Add the prestigious Heinz Award to Dr. Sanjeev Arora's long list of accolades.
The University of New Mexico physician is one of five recipients of the $250,000 award for his work in creating and expanding Project ECHO, the innovative telemedicine program that increases access to high quality specialty medical care in rural and underserved communities.
The Heinz Awards were established by Teresa Heinz and the Heinz Family Foundation to honor the memory of the late U.S. Senator John Heinz. Arora was honored in the public policy category.
Project ECHO, or Extension for Community Healthcare Outcomes, is a growing national and global model that uses widely available video conferencing technology and case-based learning to help primary care clinicians manage chronic, complex conditions that they – as generalists – were not trained to manage in school. These conditions include Hepatitis C, HIV, chronic pain, rheumatoid arthritis and psychiatric disorders.
“Millions of Americans live in what can be considered medical ‘deserts,’ communities that lack access to medical specialists expert in treating chronic conditions like Hepatitis C, HIV and mental illness," said Teresa Heinz, chairwoman of the Heinz Family Foundation. "More than a decade ago, Sanjeev Arora set out to change that, and through Project ECHO, he succeeded. What began as a way to educate medical professionals in rural New Mexico has become not only a national, but even an international model for community-based telemedicine, and it is providing first-class care to patients who otherwise would not have access to such services."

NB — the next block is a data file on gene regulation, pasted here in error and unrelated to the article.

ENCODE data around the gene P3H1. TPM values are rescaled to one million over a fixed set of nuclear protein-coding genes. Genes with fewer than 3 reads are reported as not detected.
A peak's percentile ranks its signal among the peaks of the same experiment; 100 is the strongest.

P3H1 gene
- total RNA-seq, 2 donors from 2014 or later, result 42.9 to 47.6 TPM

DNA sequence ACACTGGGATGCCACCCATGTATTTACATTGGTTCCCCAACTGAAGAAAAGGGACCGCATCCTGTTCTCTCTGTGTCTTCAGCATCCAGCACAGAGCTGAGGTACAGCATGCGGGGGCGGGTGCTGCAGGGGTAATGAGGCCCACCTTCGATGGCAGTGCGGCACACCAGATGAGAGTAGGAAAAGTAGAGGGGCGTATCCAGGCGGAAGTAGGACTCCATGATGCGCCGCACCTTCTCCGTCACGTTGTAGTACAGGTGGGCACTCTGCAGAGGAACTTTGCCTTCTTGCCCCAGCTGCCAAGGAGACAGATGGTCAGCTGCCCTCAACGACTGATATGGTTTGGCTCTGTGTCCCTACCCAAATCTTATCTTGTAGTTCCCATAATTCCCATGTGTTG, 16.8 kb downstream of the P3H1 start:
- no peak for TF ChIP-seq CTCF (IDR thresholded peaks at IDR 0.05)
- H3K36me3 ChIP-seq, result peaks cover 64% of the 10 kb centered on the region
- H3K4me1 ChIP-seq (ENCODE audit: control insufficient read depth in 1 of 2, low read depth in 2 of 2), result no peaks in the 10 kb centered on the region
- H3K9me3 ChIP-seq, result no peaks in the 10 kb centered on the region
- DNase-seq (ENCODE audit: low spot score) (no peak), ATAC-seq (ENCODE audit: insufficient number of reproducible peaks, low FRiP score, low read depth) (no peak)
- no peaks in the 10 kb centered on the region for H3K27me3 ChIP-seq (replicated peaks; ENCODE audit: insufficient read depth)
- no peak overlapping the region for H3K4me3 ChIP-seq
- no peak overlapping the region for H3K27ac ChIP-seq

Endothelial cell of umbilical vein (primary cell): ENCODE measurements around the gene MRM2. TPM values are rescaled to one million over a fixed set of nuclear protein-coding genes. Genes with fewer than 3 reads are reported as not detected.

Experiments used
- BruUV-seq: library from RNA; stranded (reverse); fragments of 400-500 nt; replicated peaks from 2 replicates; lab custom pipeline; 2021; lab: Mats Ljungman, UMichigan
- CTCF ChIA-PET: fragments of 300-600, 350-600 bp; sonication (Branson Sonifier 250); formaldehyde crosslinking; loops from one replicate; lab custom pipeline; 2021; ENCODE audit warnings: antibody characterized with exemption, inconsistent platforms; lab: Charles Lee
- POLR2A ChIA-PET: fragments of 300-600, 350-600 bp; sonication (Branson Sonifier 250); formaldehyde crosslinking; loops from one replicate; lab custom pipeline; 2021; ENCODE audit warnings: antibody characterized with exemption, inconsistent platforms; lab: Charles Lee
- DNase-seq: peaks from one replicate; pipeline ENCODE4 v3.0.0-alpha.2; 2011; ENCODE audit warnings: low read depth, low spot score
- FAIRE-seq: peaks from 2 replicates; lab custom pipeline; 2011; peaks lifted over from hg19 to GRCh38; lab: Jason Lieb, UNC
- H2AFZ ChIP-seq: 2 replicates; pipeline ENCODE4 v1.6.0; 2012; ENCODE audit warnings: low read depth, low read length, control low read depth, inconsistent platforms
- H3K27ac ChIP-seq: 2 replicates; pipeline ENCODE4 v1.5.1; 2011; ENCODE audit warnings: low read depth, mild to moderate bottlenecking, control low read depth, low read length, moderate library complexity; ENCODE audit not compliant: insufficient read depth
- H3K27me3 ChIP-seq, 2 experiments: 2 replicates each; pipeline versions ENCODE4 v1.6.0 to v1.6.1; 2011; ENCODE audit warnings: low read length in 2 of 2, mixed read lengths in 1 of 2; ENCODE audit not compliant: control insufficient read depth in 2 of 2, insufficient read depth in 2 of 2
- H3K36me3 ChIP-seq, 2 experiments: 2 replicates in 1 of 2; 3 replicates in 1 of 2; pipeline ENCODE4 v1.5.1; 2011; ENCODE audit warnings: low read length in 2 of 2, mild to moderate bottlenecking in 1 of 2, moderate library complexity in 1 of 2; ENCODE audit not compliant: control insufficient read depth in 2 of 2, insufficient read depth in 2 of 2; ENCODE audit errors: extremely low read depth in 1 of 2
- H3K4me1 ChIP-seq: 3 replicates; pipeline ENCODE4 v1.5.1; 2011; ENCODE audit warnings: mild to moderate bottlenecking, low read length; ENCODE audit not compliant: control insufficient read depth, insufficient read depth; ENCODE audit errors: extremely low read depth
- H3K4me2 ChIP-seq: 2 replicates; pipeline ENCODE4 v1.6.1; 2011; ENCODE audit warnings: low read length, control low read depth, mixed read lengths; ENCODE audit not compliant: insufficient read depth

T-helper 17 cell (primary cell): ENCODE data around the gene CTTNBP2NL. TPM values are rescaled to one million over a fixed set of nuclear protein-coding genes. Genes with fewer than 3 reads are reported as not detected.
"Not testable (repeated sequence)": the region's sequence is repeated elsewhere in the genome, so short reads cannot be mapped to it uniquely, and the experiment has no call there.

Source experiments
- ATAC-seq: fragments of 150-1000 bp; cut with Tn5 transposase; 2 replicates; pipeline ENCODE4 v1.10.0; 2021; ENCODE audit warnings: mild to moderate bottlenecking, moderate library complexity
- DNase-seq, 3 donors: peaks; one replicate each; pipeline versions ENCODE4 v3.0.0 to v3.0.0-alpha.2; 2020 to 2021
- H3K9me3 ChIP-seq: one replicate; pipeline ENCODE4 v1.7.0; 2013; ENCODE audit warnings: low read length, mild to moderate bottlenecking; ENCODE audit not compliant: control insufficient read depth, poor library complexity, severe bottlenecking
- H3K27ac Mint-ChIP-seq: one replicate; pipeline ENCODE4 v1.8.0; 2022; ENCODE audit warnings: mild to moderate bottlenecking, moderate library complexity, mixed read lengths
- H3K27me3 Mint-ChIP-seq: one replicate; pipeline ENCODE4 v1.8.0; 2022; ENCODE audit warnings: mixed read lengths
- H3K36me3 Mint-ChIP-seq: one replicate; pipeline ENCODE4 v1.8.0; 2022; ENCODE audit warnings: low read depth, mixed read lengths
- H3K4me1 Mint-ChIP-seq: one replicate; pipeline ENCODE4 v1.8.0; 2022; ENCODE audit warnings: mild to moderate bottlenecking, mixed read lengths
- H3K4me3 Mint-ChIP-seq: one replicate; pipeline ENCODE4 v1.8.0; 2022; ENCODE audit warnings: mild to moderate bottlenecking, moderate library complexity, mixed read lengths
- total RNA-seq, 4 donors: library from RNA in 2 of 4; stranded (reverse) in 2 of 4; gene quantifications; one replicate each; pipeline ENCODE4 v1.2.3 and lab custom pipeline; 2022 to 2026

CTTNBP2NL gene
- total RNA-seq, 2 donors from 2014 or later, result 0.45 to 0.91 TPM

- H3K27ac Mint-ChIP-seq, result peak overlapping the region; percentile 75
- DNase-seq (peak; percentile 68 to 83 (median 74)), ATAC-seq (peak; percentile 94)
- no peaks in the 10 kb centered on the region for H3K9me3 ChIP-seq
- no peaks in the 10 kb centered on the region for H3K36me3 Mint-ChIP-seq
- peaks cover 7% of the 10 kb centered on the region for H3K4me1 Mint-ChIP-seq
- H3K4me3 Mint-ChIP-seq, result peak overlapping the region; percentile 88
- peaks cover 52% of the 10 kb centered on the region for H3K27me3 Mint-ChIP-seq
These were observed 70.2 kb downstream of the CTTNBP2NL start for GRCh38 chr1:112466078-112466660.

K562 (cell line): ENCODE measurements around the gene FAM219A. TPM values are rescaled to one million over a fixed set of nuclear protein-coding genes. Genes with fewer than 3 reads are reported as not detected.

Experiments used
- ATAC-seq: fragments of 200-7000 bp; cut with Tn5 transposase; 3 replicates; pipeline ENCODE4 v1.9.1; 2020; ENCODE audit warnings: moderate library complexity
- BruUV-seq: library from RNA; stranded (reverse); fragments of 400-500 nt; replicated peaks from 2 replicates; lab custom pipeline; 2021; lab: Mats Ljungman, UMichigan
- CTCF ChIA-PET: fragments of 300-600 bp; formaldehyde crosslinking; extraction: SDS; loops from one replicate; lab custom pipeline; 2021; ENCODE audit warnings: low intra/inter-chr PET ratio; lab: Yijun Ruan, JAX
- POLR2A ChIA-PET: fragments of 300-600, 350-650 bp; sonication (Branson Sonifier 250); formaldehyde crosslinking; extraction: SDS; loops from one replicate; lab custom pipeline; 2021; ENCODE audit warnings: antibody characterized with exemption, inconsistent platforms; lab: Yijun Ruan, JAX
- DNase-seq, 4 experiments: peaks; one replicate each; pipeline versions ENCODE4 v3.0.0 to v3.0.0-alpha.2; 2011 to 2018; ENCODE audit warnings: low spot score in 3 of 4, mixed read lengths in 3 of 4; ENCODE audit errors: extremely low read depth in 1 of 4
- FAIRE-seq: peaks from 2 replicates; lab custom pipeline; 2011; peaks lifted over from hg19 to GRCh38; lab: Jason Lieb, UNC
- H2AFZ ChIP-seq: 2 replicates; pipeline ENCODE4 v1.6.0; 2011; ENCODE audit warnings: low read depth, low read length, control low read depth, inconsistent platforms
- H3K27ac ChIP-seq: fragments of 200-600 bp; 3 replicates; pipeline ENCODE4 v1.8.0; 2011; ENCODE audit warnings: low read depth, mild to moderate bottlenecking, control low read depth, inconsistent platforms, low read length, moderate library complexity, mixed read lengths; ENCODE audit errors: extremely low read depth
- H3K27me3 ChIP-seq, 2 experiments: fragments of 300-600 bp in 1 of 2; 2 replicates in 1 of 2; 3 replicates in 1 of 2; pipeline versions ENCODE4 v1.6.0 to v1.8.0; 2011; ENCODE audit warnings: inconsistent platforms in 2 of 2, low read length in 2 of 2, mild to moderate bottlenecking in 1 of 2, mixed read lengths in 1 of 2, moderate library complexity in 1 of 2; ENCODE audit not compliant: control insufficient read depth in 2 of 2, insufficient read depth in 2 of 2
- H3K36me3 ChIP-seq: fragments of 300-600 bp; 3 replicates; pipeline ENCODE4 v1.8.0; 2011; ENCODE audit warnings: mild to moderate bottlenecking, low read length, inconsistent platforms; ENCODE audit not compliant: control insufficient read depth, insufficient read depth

A liver disease specialist at UNM, Arora originally established Project ECHO to address his frustrations with his inability to provide care to the thousands of New Mexico residents suffering from Hepatitis C. Many were driving hundreds of miles to seek treatment from far-away specialists. Today, at Project ECHO headquarters in Albuquerque, UNM medical specialists from many disciplines consult via video link with family doctors, nurse practitioners, physician assistants and other primary care providers to help them to treat complex diseases.
“Project ECHO not only helps patients struggling to find treatment close to home, but it also provides valuable education to medical professionals looking to expand their areas of expertise and address the most pressing health needs in their communities," Arora said. "It is, as we say, a ‘force multiplier.’”
Project ECHO’s footprint has expanded from its origins in New Mexico to more than a dozen states, including Illinois, Nevada, Massachusetts, Texas and Washington, as well as to India and Uruguay. It now maintains 29 hubs in the United States and four more globally that are connected to 700 clinics. It is working directly with the U.S. Department of Defense and the Department of Veterans Affairs and also with the Department of Health and Human Services through a demonstration project supported by the Center for Medicare & Medicaid Innovation.
“Nothing is more fulfilling than to have a measurable impact on people across the country and around the world who can’t get the quality health care they need,” Arora said.
Since he founded Project ECHO in 2003, Arora and the program have received numerous awards and honors. For more on the 19th Heinz Awards and the foundation's other recipients, visit: http://www.heinzawards.net/recipients.